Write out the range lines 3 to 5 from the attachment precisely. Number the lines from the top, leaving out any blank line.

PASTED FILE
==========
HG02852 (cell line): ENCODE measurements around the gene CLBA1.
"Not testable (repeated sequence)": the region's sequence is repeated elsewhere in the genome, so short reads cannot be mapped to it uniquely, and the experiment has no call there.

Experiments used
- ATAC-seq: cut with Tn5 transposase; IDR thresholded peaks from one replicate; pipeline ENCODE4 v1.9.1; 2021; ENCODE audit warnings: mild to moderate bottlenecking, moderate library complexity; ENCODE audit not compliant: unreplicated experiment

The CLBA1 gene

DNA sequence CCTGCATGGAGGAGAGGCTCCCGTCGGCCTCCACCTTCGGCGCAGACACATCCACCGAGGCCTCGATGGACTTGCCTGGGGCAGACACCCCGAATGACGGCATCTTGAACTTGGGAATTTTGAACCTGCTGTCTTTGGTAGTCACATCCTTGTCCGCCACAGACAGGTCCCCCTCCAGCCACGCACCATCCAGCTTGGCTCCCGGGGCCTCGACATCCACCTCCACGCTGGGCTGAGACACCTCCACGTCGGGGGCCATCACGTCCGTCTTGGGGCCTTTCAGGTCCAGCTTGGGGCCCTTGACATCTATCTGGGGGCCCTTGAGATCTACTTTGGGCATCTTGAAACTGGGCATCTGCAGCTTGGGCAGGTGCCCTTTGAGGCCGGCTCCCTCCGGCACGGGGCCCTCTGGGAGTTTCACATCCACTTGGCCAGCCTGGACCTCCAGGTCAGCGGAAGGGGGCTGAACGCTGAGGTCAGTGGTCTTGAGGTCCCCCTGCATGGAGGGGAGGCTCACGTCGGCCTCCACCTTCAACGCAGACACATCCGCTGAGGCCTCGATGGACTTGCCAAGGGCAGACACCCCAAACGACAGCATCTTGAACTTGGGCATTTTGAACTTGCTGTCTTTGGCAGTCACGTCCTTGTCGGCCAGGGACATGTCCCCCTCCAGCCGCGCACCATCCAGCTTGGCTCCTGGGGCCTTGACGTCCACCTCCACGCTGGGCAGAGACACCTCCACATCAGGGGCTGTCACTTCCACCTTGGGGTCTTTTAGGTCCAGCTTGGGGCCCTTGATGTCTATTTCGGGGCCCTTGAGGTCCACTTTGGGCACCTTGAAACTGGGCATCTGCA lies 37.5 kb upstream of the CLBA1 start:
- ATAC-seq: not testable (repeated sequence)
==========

Experiments used
- ATAC-seq: cut with Tn5 transposase; IDR thresholded peaks from one replicate; pipeline ENCODE4 v1.9.1; 2021; ENCODE audit warnings: mild to moderate bottlenecking, moderate library complexity; ENCODE audit not compliant: unreplicated experiment

The CLBA1 gene